U.S. Is Warned Russia Plans Syria Arms Sale
WASHINGTON—Israel has warned the U.S. that a Russian deal is imminent to sell advanced ground-to-air missile systems to Syria, weapons that would significantly boost the regime's ability to stave off intervention in its civil war.
U.S. officials said on Wednesday that they are analyzing the information Israel provided about the suspected sale of S-300 missile batteries to Syria, but wouldn't comment on whether they believed such a transfer was near.
Russian officials didn't immediately return requests to comment. The Russian Embassy in Washington has said its policy is not to comment on arms sales or transfers between Russia and other countries.
The government of President Bashar al-Assad has been seeking to purchase S-300 missile batteries—which can intercept both manned aircraft and guided missiles—from Moscow going back to the George W. Bush administration, U.S. officials said. Western nations have lobbied President Vladimir Putin's government not to go ahead with the sale. If Syria were to acquire and deploy the systems, it would make any international intervention in Syria far more complicated, according to U.S. and Middle East-based officials.
According to the information the Israelis provided in recent days, Syria has been making payments on a 2010 agreement with Moscow to buy four batteries for $900 million. They cite financial transactions from the Syrian government, including one made this year through Russia's foreign-development bank, known as the VEB.
The package includes six launchers and 144 operational missiles, each with a range of 125 miles, according to the information the Israelis provided. The first shipment could come over the next three months, according to the Israelis' information, and be concluded by the end of the year. Russia is also expected to send two instruction teams to train Syria's military in operating the missile system, the Israelis say.
Russia has been Mr. Assad's most important international backer, outside of Iran, since the conflict in Syria started in March 2011, and supplies Syria with arms, funding and fuel. Russia maintains a naval port in Syria, its only outlet to the Mediterranean. Moscow also has publicly voiced worries that a collapsed Syria could fuel Islamist activities in its restive Caucasus regions.
Secretary of State John Kerry met with Mr. Putin on Tuesday in Moscow. The leaders said they would stage an international conference this month aimed at ending the civil war. U.S. officials couldn't say whether Messrs. Kerry and Putin or their teams discussed the arms sale.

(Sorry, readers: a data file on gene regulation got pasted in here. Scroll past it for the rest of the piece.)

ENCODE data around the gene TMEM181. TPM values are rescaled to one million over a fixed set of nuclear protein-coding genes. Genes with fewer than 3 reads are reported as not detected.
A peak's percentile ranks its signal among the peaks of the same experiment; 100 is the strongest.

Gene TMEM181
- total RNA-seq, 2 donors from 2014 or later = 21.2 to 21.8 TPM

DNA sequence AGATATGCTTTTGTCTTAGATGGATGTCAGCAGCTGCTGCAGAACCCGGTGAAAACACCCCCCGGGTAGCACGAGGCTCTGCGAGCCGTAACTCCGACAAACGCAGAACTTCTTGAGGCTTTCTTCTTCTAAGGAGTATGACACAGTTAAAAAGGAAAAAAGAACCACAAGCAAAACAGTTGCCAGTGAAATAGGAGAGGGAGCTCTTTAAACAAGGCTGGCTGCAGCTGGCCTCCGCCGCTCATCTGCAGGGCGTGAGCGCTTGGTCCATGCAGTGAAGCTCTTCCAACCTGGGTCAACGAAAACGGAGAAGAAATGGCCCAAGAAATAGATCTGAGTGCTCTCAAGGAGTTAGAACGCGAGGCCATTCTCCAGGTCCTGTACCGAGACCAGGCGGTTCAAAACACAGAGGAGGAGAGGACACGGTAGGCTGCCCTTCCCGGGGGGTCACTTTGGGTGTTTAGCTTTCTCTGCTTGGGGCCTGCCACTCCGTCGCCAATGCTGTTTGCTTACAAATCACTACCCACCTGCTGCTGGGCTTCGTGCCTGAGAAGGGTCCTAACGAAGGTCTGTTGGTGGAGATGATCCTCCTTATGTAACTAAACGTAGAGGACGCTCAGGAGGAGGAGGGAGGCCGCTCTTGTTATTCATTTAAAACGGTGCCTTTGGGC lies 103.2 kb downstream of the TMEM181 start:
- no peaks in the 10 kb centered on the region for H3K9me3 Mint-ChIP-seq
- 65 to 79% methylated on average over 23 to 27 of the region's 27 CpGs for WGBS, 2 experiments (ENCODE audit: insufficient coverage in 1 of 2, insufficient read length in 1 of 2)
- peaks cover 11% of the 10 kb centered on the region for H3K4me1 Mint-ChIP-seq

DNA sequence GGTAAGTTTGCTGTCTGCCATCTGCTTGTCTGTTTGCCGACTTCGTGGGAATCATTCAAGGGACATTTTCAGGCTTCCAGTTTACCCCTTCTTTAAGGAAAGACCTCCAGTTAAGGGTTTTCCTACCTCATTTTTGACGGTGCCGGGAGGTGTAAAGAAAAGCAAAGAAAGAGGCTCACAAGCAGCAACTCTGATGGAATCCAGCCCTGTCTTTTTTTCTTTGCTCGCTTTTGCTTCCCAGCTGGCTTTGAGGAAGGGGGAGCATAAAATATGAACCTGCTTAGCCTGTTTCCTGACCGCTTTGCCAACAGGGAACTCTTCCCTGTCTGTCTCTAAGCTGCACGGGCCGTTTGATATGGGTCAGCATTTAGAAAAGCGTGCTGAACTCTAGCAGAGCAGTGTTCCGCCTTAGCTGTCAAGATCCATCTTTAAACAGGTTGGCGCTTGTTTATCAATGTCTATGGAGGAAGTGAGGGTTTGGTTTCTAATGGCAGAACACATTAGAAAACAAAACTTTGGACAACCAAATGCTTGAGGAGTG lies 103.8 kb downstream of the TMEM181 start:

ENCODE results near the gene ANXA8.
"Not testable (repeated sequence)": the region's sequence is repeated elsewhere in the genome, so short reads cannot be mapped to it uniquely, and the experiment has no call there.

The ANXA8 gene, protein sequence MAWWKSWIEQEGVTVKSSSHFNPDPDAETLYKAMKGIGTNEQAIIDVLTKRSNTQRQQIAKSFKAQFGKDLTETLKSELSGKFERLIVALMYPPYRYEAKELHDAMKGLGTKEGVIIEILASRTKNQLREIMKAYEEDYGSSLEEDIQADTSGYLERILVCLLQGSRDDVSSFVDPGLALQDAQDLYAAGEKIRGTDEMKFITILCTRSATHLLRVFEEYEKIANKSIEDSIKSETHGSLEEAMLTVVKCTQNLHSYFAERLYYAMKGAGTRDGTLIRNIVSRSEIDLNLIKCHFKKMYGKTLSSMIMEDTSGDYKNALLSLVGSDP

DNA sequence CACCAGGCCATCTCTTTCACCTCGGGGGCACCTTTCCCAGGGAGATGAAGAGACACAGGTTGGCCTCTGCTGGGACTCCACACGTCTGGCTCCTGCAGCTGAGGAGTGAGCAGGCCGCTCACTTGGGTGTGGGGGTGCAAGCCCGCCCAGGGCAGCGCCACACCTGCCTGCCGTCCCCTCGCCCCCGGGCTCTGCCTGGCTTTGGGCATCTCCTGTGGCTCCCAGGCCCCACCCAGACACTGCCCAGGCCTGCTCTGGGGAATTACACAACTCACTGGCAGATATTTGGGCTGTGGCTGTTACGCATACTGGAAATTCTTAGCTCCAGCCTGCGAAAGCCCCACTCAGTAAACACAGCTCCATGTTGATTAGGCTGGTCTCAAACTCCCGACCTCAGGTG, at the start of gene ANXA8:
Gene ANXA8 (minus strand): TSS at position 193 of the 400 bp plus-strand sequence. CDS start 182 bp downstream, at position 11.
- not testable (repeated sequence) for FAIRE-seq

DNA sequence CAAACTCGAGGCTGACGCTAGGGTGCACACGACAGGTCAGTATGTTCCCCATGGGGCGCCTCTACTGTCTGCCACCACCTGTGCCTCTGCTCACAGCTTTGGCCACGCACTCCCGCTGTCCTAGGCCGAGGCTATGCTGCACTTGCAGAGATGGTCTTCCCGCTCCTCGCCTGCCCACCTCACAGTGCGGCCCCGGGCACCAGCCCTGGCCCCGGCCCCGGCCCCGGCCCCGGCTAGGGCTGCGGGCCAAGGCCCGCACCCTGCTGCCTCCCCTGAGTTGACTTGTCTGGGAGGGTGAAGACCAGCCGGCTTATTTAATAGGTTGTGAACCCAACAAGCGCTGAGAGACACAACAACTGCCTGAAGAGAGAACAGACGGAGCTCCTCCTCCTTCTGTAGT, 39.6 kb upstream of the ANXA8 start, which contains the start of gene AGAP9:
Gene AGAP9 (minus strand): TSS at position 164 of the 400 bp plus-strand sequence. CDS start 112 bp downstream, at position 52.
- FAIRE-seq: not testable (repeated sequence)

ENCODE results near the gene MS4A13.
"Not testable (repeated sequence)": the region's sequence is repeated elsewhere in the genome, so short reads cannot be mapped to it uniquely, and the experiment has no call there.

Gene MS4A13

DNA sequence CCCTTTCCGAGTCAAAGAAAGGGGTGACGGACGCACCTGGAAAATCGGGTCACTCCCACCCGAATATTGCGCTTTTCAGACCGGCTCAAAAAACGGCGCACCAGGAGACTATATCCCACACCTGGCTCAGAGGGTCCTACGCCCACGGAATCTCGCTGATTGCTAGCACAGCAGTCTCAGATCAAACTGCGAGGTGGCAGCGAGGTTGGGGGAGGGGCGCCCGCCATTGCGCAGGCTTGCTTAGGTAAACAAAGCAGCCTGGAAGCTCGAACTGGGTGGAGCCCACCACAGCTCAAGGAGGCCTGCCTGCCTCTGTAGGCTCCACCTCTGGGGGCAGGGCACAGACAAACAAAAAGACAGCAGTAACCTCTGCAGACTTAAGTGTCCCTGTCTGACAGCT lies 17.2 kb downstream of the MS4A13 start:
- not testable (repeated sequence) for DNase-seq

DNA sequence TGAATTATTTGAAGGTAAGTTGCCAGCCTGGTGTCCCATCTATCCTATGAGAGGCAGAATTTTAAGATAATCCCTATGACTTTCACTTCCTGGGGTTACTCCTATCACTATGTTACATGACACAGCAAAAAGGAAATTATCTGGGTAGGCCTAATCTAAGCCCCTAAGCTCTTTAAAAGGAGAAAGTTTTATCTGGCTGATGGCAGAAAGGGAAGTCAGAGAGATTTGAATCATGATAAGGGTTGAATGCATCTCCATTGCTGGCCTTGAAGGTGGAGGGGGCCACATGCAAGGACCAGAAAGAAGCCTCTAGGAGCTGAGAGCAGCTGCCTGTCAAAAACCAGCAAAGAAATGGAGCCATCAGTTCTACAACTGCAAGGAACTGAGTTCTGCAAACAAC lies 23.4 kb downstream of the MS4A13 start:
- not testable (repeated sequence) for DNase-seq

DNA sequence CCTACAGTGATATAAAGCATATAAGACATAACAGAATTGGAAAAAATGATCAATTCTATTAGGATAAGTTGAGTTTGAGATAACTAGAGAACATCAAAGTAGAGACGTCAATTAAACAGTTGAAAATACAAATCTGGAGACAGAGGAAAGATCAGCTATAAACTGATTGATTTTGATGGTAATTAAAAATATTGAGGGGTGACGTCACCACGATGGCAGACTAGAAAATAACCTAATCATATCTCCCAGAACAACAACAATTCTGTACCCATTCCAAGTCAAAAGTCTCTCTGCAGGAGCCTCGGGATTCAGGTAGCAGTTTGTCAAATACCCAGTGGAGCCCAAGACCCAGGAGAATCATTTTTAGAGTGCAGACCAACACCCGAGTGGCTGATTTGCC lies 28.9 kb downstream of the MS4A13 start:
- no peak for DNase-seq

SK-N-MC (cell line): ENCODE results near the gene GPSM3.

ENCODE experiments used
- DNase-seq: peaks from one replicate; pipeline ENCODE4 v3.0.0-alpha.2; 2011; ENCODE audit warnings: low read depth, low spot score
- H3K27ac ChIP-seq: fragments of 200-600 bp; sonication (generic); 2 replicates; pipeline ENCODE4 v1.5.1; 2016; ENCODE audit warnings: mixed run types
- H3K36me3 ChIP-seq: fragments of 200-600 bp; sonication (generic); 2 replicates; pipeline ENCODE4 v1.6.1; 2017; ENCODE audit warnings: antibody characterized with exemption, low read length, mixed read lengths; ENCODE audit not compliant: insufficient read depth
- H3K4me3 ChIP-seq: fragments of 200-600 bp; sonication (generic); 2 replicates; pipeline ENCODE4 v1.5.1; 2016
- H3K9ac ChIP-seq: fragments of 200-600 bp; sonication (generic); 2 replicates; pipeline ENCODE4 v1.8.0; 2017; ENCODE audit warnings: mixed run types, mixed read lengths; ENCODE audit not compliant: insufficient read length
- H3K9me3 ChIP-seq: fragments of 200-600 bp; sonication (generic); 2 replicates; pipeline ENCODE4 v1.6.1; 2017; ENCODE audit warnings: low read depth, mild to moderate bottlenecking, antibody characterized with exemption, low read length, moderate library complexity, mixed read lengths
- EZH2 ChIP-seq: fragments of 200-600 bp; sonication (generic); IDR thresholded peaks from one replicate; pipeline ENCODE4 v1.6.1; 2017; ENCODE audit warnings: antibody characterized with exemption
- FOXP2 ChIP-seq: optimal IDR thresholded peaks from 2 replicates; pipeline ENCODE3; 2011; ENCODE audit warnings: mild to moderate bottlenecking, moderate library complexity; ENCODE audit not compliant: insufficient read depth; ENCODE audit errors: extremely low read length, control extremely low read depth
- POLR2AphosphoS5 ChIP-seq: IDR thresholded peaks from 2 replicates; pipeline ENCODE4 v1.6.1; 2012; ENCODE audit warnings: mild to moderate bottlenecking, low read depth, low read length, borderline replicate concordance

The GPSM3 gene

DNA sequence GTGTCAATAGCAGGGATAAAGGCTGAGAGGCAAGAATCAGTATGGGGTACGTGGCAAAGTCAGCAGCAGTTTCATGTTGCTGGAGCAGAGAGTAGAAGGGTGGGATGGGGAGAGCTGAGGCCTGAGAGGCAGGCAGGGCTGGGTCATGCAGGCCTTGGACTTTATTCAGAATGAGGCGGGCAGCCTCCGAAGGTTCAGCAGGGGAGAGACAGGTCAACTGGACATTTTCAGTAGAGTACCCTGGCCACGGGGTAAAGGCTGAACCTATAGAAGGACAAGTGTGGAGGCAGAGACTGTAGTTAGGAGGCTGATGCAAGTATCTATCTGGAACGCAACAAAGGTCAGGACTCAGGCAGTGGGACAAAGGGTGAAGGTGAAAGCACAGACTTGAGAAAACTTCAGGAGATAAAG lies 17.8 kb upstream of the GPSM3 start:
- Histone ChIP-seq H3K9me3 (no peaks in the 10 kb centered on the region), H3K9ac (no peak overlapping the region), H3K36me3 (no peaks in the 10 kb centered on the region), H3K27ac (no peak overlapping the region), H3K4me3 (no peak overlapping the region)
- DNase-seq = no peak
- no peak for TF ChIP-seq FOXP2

British Prime Minister David Cameron is scheduled to visit Mr. Putin in Russia on Friday. The White House on Wednesday said Mr. Cameron would visit Washington on Monday to discuss issues including Syria's civil war and counterterrorism, plus trade and economic issues, with President Barack Obama.
The Obama administration has argued that Mr. Assad has to leave office as part of a political transition in Damascus. The Kremlin has maintained that he retains a large base of support and should be included in negotiations over a future Syrian government.
Should Mr. Putin's government go ahead with the sale, it would mark a significant escalation in the battle between Moscow and Washington over Syria. U.S. officials said they believe Russian technicians are already helping maintain the existing Syrian air-defense units.
The first air-defense deals between Russia and Syria date back decades. Russia in recent years has stepped up shipments to modernize Syria's targeting systems and make the air defenses mobile, and therefore much more difficult for Israel—and the U.S.—to overcome.
According to a U.S. intelligence assessment, Russia began shipping SA-22 Pantsir-S1 units to Syria in 2008. The system, a combination of surface-to-air missiles and 30mm antiaircraft guns, has a digital targeting system and is mounted on a combat vehicle, making it easy to move. Syria has 36 of the vehicles, according to the assessment.
In 2009, the Russians started upgrading Syria's outdated analog SA-3 surface-to-air missile systems, turning them into the SA-26 Pechora-2M system, which is mobile and digital, equipped with missiles with an operational range of 17 miles, according to the assessment.
The U.S. is particularly worried about another modernized system Moscow provides—the SA-5. With an operational range of 175 miles, SA-5 missiles could take out U.S. planes flying from Cyprus, a key North Atlantic Treaty Organization base that was used during Libya operations and would likely be vital in any Syrian operation.
The U.S. has stealth aircraft and ship-based, precision-guided missiles that could take out key air-defense sites. Gen. Martin Dempsey, chairman of the Joint Chiefs of Staff, has privately told the White House that shutting down the system could require weeks of bombing, putting U.S. fighter pilots in peril and diverting military resources from other priorities.
According to an analysis by the U.S. military's Joint Staff, Syrian air defenses are nearly five times more sophisticated than what existed in Libya before the NATO launched its air campaign there in 2011. Syrian air defenses are about 10 times more sophisticated than the system the U.S. and its allies faced in Serbia.